Heroes of Language: DON McLEAN


Don McLean (b 1945) is a popular singer who has had the misfortune to be American.   Despite being an American who earns his living singing songs advertising a pie, Mr McLean is a bird of our Proper English Foundation feather when it comes to word stubbornness!

The word in this case was a musical term, “cover version”.   Already it has been turned into a verb by insufferable worders, before we even had the chance to protest that “to cover a song” sounds unsightly and that they are destroying the language by expanding it!

Writing in 2004, McLean mentioned that, in the era of segregation, black music was copied by white musicians, and black musicians were thus prevented from having their songs heard on “all-white” radio stations.
“A ‘cover’ version of a song is a racist tool. Many examples can be found from ‘Sha Boom’ to ‘Good Lovin’’. It is NOT a term intended to be used to describe a valid interpretation of an old song. In that case every pop singer is nothing more than a cover artist (a derogatory description if ever there was one).” [1], [2€€]

Yes, I agree: don’t ever call anyone a pop singer, unless they’re really terrible.   As for “cover version”, McLean’s claim about the phrase’s origin is not supported by evidence.  It’s true that black music was ripped-off for white consumption in the US,[3] but at the time the songs werent popularly called covers.   The first recorded written use of “cover” in music was in 1965, as segregation was being abolished in the US.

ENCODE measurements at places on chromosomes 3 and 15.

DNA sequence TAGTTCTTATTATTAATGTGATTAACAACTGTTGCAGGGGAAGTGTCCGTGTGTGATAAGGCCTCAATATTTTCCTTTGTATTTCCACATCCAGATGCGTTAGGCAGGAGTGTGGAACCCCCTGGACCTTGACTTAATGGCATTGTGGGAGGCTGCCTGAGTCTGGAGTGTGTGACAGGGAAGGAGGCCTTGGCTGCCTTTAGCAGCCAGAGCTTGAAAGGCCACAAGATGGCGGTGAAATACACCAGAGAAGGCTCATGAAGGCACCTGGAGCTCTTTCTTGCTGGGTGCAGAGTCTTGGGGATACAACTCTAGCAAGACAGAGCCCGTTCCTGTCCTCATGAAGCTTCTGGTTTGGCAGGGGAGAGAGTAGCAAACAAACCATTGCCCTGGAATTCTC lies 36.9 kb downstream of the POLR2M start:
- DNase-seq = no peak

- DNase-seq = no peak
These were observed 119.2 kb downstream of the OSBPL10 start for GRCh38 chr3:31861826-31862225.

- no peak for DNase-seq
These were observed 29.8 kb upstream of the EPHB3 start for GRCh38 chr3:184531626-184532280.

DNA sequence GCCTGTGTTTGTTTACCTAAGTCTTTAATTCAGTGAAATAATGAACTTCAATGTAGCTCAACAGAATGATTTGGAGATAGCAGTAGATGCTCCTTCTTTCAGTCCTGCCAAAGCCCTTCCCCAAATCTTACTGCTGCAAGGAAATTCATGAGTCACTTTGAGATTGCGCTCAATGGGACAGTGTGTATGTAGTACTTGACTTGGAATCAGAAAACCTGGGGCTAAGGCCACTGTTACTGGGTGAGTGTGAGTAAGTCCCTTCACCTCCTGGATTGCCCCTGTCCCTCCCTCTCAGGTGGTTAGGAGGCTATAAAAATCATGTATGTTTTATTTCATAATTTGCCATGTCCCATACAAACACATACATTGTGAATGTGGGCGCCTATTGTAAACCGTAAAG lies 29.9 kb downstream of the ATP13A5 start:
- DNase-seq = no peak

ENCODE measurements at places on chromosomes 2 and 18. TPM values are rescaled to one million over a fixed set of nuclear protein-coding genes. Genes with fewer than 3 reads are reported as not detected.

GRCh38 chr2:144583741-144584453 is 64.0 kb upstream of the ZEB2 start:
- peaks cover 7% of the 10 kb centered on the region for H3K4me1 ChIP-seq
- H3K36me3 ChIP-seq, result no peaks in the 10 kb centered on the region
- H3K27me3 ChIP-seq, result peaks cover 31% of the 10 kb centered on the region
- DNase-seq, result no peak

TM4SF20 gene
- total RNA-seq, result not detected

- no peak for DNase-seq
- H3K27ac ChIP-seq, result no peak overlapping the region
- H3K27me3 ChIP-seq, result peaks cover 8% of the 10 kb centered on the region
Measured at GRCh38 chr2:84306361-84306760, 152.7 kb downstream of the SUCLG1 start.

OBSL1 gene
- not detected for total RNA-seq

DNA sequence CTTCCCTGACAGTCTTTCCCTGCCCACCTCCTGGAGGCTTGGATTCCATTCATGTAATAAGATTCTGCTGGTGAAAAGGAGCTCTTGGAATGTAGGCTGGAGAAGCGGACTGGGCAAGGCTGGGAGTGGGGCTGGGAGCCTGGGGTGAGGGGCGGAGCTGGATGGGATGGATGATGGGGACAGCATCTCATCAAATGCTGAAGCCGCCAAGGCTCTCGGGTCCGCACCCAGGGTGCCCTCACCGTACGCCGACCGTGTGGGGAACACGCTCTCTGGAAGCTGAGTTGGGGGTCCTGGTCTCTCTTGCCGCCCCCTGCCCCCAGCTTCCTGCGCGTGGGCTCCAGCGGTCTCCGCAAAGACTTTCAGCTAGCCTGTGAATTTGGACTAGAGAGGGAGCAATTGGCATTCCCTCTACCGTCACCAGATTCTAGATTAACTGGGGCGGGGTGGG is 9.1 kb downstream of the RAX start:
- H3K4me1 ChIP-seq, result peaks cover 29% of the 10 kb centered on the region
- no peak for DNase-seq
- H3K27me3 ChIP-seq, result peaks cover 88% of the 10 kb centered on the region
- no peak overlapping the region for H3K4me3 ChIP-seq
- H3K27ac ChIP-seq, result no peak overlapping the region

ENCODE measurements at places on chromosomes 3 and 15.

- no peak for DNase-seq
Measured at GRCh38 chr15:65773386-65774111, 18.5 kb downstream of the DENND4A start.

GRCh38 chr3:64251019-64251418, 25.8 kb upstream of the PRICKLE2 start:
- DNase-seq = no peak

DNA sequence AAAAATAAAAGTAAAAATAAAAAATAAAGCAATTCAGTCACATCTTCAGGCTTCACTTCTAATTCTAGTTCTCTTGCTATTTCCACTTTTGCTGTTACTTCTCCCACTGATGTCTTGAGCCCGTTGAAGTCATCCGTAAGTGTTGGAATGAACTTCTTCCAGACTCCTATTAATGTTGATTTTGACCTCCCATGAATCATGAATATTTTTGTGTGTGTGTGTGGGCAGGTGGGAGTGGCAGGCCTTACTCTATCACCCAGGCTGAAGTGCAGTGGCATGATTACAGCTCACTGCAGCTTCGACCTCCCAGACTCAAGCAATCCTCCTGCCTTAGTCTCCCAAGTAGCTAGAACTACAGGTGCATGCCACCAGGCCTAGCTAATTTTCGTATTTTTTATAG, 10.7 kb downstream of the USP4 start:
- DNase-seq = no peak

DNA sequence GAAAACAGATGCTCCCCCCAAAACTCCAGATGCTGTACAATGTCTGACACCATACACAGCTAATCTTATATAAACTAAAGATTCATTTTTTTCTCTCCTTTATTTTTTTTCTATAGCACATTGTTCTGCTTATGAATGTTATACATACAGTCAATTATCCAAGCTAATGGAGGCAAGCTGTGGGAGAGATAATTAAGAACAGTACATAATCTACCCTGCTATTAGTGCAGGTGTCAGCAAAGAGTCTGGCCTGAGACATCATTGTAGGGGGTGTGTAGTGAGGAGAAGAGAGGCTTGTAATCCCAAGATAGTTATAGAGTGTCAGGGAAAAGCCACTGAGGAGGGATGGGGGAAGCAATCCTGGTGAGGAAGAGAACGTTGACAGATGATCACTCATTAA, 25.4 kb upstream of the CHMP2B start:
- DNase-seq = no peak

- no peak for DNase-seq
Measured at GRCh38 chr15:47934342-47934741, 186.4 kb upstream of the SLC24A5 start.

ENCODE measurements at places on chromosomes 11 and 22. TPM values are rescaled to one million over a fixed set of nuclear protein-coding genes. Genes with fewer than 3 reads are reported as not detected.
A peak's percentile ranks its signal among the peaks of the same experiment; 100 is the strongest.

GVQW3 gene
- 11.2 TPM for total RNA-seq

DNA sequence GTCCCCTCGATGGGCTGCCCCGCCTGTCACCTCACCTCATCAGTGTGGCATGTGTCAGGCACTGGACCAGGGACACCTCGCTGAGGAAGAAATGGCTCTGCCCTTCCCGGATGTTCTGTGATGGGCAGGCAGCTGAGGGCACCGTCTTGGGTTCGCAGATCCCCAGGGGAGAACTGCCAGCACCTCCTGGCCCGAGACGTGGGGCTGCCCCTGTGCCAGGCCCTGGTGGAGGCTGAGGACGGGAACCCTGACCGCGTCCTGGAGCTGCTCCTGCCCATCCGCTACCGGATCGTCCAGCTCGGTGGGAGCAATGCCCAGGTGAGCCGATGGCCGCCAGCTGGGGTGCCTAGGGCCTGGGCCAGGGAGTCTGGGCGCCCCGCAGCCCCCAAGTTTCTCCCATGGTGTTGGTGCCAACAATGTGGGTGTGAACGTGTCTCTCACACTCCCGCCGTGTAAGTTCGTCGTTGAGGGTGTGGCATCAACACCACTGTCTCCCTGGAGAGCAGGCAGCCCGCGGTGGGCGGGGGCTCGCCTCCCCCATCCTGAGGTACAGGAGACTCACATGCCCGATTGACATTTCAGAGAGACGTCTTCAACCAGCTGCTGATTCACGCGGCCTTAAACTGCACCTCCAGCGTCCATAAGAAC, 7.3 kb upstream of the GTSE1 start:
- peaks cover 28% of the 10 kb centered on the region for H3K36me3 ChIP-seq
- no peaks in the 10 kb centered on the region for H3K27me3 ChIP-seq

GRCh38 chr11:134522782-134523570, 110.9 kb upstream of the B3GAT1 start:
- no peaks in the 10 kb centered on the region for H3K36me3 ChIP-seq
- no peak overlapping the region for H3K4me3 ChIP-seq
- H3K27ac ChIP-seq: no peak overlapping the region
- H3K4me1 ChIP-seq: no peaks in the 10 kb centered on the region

More importantly, around this time, original versions of songs were starting to gain prominence.   
So the theory goes, cover version arose because non-original songs were now the exception, not the norm, and the term was used in business (“A phonograph record company is said to cover the recording of another phonograph record company when it releases a competitive recording of the same song.”, Music Business, 1965), and in music journalism (“This is a cover version of the new Beach Boys single from some friends and admirers, the Castaways.”, Melody Maker, 1966).

Even if “cover” was secretly created by racist record execs, this origin is so obscure that it is ridiculous to call modern cover versions “a racist tool”!   The only racist tool would be a person who demanded more “real” cover versions that exploit black musicians – of course McLean didn’t say this, but what he said was nearly as dumb.
This is why he is a language hero!  Words are like faith: if anyone decides that cover version or grow do not exist, the rest of the English-speaking world must respect their feelings and not say those words anymore!   But only those two!

 

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